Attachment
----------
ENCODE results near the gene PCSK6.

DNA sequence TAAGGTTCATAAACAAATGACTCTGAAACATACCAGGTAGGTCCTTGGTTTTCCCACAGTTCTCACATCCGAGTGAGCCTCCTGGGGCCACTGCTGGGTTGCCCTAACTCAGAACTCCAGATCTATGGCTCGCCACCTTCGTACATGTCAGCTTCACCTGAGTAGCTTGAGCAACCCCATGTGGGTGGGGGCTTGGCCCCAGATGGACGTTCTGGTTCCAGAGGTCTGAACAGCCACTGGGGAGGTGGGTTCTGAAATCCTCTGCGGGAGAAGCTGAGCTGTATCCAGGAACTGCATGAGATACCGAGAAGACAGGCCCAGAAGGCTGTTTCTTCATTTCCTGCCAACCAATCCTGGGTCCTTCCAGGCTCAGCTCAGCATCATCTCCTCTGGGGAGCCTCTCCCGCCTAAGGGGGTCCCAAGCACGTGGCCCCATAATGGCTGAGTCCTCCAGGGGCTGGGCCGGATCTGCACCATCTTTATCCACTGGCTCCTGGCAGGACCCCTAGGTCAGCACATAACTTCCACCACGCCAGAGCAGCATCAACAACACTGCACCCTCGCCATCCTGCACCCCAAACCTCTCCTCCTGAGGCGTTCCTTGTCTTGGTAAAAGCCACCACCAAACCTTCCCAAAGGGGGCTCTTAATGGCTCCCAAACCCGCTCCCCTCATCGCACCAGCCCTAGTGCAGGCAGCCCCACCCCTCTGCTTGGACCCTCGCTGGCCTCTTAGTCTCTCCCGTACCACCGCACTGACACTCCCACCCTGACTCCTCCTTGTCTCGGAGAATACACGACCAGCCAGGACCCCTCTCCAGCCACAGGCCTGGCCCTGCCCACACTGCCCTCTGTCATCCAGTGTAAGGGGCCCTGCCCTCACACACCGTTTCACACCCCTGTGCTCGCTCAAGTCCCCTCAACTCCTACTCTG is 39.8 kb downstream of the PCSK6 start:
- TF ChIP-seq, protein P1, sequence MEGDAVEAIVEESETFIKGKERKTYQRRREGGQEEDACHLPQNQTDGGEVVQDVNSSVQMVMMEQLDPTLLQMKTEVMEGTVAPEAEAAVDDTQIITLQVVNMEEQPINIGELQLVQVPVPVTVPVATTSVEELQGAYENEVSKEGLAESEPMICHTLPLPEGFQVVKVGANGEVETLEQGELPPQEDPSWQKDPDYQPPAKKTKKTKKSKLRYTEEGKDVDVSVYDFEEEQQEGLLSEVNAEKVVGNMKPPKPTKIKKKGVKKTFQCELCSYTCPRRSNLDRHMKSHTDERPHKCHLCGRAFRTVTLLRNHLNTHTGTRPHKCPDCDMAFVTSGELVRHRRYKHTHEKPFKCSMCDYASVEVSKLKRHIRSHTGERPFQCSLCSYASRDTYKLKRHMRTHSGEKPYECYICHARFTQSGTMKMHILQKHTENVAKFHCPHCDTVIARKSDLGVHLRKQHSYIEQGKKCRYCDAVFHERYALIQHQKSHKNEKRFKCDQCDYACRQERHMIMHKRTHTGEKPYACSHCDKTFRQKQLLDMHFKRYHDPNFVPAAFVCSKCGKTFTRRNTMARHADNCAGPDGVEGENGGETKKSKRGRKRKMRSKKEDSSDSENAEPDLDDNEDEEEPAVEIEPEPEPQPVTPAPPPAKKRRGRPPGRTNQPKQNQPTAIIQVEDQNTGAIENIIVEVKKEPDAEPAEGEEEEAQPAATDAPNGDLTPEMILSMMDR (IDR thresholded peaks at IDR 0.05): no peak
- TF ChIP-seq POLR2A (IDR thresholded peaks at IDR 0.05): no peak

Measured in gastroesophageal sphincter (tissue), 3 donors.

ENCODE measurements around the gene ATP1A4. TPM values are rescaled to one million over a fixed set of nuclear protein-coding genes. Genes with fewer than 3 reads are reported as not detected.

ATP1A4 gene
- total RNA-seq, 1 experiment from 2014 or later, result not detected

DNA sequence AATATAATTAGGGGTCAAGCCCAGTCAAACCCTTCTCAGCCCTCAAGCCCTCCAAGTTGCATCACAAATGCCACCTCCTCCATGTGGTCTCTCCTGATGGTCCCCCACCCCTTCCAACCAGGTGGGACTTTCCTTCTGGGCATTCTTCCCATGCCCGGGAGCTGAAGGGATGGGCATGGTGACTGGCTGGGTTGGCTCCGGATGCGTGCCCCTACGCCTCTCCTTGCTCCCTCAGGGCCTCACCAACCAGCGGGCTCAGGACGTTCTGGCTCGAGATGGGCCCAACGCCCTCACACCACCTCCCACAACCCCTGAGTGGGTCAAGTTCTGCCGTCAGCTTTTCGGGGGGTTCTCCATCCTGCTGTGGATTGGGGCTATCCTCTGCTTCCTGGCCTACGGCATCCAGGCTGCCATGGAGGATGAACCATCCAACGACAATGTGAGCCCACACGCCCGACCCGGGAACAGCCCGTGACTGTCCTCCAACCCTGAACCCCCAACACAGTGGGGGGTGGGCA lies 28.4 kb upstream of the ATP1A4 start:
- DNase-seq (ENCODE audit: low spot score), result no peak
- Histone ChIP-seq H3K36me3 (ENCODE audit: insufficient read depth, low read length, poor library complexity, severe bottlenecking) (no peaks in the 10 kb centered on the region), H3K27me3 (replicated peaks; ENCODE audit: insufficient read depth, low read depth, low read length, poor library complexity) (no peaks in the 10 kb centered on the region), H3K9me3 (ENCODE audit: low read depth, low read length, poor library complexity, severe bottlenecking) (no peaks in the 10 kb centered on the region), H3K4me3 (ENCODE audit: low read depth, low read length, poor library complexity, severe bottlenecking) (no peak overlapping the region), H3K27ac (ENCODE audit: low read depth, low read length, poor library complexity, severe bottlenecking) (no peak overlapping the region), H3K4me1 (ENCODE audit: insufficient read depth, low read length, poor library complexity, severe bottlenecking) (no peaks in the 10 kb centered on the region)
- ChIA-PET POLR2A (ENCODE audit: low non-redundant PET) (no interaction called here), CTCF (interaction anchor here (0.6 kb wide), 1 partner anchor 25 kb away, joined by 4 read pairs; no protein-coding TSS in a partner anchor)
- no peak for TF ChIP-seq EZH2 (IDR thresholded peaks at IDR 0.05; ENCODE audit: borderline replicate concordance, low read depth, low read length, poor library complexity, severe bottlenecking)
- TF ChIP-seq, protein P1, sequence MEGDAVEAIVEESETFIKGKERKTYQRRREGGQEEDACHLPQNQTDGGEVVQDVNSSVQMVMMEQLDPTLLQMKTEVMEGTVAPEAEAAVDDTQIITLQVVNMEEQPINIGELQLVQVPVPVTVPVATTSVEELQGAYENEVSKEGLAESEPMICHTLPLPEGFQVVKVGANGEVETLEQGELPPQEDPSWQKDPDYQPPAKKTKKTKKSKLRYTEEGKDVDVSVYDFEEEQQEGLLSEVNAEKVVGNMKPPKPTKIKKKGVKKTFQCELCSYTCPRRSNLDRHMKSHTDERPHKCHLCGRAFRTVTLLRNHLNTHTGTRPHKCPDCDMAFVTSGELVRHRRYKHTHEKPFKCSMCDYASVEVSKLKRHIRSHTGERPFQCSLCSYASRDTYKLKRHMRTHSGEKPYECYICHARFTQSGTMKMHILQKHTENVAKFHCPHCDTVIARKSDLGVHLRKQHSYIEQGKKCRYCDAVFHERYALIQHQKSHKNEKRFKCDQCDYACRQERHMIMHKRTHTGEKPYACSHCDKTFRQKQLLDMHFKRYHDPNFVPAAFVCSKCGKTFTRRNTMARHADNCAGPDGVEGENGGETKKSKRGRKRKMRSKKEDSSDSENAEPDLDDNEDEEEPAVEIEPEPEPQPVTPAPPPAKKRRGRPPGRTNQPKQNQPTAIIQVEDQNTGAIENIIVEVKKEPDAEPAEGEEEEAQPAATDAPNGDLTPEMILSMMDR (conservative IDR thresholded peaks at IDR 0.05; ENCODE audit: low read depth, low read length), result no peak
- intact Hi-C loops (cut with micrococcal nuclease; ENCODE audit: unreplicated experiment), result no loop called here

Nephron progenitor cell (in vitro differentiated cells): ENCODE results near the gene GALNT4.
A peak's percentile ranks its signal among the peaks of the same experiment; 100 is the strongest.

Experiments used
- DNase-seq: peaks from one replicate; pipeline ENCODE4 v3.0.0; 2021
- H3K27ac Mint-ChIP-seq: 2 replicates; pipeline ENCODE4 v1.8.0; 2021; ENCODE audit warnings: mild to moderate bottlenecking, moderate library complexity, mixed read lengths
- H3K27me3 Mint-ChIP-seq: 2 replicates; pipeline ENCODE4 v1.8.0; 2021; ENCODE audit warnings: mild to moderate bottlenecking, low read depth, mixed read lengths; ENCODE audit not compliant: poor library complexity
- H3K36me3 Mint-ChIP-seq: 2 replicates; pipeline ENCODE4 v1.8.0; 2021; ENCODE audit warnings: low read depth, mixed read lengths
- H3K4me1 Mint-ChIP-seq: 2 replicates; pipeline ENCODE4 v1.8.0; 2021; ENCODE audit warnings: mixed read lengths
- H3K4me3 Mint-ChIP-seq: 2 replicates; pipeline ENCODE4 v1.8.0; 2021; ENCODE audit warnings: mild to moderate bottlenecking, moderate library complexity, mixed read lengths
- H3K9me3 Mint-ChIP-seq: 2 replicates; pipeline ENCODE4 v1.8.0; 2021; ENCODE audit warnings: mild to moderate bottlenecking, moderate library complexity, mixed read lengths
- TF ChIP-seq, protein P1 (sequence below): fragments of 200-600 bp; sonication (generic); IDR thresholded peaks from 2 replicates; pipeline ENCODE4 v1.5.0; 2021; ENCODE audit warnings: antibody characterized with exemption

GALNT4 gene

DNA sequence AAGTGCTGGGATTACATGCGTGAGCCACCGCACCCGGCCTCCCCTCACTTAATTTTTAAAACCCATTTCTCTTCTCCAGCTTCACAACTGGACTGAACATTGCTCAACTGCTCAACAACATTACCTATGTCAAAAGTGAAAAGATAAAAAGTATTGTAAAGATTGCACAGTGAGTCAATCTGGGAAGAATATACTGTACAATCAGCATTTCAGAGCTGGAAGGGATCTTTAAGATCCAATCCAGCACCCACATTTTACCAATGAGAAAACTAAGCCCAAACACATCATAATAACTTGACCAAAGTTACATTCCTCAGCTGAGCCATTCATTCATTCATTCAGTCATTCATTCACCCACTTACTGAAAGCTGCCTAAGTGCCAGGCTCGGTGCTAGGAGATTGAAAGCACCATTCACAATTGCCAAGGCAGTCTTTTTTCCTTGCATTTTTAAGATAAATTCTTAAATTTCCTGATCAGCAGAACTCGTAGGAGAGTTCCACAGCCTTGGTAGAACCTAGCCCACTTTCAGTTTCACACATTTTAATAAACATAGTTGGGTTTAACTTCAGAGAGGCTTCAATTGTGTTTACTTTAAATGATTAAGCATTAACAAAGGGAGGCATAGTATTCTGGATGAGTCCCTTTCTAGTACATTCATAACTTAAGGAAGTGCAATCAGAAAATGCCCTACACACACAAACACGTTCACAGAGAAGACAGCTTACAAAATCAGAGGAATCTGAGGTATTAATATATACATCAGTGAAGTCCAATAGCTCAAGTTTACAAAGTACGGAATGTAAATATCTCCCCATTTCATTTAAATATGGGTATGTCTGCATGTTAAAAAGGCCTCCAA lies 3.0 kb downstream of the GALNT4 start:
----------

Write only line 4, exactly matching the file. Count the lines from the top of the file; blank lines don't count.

- TF ChIP-seq POLR2A (IDR thresholded peaks at IDR 0.05): no peak